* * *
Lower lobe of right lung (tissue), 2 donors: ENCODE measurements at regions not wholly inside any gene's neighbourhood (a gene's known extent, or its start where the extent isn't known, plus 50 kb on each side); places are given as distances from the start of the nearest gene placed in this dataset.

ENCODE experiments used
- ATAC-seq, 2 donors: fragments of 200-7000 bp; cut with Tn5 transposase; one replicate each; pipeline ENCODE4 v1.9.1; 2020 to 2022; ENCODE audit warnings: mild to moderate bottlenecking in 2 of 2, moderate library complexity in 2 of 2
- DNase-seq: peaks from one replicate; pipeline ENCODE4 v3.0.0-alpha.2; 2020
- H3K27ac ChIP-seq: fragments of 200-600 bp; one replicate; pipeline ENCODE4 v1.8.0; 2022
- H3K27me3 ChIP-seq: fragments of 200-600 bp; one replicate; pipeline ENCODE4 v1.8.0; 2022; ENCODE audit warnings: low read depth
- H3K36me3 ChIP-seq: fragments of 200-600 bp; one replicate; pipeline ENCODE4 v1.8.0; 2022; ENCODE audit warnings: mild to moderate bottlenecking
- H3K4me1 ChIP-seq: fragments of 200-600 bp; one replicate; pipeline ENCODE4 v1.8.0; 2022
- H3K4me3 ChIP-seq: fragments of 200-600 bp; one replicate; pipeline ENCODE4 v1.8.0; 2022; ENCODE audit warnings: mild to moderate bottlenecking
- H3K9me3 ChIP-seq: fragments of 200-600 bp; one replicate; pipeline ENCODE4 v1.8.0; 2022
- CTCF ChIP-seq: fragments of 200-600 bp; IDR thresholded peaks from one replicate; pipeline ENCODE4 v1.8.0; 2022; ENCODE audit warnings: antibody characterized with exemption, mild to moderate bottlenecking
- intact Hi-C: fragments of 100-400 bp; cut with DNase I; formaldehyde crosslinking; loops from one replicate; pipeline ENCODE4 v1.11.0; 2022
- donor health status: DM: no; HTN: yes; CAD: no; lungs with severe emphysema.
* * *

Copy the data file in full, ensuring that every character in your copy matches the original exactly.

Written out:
Lower lobe of right lung (tissue), 2 donors: ENCODE measurements at regions not wholly inside any gene's neighbourhood (a gene's known extent, or its start where the extent isn't known, plus 50 kb on each side); places are given as distances from the start of the nearest gene placed in this dataset.

ENCODE experiments used
- ATAC-seq, 2 donors: fragments of 200-7000 bp; cut with Tn5 transposase; one replicate each; pipeline ENCODE4 v1.9.1; 2020 to 2022; ENCODE audit warnings: mild to moderate bottlenecking in 2 of 2, moderate library complexity in 2 of 2
- DNase-seq: peaks from one replicate; pipeline ENCODE4 v3.0.0-alpha.2; 2020
- H3K27ac ChIP-seq: fragments of 200-600 bp; one replicate; pipeline ENCODE4 v1.8.0; 2022
- H3K27me3 ChIP-seq: fragments of 200-600 bp; one replicate; pipeline ENCODE4 v1.8.0; 2022; ENCODE audit warnings: low read depth
- H3K36me3 ChIP-seq: fragments of 200-600 bp; one replicate; pipeline ENCODE4 v1.8.0; 2022; ENCODE audit warnings: mild to moderate bottlenecking
- H3K4me1 ChIP-seq: fragments of 200-600 bp; one replicate; pipeline ENCODE4 v1.8.0; 2022
- H3K4me3 ChIP-seq: fragments of 200-600 bp; one replicate; pipeline ENCODE4 v1.8.0; 2022; ENCODE audit warnings: mild to moderate bottlenecking
- H3K9me3 ChIP-seq: fragments of 200-600 bp; one replicate; pipeline ENCODE4 v1.8.0; 2022
- CTCF ChIP-seq: fragments of 200-600 bp; IDR thresholded peaks from one replicate; pipeline ENCODE4 v1.8.0; 2022; ENCODE audit warnings: antibody characterized with exemption, mild to moderate bottlenecking
- intact Hi-C: fragments of 100-400 bp; cut with DNase I; formaldehyde crosslinking; loops from one replicate; pipeline ENCODE4 v1.11.0; 2022
- donor health status: DM: no; HTN: yes; CAD: no; lungs with severe emphysema.